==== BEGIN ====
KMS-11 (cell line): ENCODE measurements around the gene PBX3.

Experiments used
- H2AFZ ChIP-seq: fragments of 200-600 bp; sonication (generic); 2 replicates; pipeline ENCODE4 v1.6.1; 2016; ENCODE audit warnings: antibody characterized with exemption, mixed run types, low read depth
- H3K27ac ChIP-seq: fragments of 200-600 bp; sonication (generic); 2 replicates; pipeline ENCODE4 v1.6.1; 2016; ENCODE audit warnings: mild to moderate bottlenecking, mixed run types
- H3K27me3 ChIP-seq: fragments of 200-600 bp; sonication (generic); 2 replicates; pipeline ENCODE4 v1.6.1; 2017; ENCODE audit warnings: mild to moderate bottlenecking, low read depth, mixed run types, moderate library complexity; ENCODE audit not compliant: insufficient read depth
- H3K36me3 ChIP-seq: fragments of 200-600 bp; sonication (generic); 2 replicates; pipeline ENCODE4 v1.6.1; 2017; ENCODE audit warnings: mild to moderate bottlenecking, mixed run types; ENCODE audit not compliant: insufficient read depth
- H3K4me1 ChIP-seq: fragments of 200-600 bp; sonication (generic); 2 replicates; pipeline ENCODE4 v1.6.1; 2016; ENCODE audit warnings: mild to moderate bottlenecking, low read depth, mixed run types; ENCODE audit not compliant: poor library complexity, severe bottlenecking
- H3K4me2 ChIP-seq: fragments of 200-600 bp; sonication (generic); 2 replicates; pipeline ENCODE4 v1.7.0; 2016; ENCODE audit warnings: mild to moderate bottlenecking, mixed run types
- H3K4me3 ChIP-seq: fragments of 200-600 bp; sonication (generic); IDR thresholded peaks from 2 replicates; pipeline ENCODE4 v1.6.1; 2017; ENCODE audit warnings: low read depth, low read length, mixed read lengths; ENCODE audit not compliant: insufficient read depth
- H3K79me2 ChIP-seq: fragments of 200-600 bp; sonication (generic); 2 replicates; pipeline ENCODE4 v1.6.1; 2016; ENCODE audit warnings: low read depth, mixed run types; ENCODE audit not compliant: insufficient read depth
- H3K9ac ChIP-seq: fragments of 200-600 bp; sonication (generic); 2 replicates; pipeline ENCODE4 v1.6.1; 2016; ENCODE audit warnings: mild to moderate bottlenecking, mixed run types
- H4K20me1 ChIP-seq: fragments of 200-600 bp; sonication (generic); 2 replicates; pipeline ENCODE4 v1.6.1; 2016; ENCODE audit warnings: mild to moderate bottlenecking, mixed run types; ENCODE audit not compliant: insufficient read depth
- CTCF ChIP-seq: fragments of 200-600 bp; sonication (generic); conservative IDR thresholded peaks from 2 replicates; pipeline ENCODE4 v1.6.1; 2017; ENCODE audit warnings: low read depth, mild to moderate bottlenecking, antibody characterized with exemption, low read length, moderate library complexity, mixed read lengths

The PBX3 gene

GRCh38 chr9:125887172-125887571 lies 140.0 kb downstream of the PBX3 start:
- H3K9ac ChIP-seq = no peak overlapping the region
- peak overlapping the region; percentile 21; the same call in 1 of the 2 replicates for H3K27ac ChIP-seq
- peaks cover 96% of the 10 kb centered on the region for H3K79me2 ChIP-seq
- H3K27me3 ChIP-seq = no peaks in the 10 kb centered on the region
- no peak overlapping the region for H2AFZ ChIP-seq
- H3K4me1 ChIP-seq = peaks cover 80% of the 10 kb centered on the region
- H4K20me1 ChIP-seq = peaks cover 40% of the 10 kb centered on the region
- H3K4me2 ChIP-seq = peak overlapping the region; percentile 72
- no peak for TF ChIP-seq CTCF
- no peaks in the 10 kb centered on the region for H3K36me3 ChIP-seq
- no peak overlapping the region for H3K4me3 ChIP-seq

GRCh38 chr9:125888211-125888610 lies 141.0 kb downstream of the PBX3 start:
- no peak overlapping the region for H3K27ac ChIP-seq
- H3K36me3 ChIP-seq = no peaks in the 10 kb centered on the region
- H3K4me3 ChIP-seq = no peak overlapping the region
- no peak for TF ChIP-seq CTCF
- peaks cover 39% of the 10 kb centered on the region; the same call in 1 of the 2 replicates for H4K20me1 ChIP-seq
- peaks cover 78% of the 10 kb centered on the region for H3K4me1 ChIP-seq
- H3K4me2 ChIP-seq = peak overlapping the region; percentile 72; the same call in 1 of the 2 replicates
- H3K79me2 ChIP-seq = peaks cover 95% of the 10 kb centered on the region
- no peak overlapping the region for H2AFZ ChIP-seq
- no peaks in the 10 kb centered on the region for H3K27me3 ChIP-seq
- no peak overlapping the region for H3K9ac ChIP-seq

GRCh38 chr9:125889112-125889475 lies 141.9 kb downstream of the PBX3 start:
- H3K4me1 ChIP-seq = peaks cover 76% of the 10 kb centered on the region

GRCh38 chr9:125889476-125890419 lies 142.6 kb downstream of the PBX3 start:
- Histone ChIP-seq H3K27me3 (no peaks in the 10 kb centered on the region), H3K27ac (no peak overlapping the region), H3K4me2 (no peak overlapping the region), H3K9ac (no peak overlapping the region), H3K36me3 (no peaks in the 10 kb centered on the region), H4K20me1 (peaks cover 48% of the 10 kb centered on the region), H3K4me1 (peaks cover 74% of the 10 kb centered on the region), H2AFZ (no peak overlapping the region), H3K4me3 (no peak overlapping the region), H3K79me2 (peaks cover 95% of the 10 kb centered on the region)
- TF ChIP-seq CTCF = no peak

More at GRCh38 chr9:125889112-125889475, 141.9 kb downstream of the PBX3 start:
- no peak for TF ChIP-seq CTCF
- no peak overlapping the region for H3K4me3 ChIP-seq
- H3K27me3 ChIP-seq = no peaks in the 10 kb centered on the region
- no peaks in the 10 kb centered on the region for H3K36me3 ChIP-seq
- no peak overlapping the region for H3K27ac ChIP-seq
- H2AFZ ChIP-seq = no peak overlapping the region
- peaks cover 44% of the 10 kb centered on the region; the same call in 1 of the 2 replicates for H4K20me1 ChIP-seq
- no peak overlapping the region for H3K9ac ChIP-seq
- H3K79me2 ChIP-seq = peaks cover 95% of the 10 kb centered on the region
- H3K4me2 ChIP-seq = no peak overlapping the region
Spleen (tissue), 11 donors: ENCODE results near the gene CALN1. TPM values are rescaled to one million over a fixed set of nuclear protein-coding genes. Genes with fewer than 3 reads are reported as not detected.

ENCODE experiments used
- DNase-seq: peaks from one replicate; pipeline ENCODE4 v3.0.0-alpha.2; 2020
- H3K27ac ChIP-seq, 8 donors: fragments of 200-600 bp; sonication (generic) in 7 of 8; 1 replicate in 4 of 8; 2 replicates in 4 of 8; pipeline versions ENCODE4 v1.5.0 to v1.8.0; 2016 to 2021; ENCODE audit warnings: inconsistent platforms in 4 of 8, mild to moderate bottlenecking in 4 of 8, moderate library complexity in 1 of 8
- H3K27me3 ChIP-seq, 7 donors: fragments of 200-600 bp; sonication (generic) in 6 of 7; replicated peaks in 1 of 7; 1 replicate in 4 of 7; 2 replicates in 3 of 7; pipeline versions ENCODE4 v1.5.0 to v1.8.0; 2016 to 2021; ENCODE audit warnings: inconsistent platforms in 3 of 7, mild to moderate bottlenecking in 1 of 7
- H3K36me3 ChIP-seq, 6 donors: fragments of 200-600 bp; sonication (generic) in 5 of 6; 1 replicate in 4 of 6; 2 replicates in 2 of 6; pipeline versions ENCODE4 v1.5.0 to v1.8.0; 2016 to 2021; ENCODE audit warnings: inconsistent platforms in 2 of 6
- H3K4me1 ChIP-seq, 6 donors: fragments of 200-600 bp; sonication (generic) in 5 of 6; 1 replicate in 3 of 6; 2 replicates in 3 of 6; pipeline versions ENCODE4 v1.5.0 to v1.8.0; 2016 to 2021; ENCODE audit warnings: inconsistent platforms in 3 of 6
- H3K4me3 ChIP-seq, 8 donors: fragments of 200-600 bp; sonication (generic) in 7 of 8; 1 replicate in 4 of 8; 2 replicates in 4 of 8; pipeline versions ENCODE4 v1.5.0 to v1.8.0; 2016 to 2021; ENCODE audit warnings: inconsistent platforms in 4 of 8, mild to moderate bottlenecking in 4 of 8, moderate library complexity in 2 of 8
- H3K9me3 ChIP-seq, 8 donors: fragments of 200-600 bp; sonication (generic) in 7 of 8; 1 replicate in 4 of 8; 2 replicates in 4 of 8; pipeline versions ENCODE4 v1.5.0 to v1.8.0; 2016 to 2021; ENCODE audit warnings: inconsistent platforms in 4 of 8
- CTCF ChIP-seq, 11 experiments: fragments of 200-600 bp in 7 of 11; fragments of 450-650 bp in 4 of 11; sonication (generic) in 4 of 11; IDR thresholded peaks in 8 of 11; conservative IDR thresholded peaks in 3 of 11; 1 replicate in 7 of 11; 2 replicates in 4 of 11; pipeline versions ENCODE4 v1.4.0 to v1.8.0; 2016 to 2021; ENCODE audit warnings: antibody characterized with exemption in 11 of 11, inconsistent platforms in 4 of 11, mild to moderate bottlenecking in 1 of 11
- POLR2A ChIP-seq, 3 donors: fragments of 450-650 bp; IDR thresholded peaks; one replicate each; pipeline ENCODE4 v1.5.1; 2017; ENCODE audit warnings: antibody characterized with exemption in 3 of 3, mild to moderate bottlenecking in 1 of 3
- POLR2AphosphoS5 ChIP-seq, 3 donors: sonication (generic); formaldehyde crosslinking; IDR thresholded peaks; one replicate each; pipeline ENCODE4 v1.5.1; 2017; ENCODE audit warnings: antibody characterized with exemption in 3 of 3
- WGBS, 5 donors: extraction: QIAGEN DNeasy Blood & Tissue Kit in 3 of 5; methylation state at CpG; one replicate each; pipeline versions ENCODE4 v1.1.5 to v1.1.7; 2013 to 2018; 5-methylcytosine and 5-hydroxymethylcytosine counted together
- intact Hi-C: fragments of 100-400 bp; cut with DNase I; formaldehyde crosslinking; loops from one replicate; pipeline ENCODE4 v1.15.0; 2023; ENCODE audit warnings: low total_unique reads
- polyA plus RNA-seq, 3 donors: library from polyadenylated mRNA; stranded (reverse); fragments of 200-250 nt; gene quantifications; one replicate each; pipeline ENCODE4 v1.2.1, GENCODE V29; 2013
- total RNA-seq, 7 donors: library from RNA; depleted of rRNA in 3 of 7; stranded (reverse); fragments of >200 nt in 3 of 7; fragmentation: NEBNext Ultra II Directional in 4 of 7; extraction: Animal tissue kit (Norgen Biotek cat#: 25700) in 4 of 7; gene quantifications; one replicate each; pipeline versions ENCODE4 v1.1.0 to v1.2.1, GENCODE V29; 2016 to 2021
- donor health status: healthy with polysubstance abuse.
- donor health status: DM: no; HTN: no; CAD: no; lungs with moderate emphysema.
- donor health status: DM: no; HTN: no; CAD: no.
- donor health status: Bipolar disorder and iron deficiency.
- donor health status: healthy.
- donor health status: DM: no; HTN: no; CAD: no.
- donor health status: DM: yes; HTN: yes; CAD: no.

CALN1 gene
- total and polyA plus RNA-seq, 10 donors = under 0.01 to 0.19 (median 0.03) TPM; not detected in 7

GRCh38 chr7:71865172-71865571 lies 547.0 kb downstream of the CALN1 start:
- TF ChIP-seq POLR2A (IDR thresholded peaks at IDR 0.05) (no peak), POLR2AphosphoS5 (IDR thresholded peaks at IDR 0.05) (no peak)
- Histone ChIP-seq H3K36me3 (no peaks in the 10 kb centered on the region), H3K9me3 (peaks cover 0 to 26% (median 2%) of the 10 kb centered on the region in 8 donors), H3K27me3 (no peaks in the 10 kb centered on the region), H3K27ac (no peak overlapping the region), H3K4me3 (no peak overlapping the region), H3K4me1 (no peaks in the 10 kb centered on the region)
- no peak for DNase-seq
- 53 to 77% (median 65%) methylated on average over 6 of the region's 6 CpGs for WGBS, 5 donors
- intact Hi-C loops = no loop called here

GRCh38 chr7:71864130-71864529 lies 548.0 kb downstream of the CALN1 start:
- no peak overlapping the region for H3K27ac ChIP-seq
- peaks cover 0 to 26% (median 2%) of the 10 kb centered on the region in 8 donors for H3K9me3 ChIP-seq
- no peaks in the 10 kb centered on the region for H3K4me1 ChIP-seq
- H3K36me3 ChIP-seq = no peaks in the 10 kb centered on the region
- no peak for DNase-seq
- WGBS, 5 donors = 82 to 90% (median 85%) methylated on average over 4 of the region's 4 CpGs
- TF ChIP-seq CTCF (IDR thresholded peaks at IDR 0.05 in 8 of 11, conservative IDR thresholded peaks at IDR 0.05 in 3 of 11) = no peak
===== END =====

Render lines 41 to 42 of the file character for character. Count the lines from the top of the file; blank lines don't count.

GRCh38 chr9:125889476-125890419 lies 142.6 kb downstream of the PBX3 start:
- Histone ChIP-seq H3K27me3 (no peaks in the 10 kb centered on the region), H3K27ac (no peak overlapping the region), H3K4me2 (no peak overlapping the region), H3K9ac (no peak overlapping the region), H3K36me3 (no peaks in the 10 kb centered on the region), H4K20me1 (peaks cover 48% of the 10 kb centered on the region), H3K4me1 (peaks cover 74% of the 10 kb centered on the region), H2AFZ (no peak overlapping the region), H3K4me3 (no peak overlapping the region), H3K79me2 (peaks cover 95% of the 10 kb centered on the region)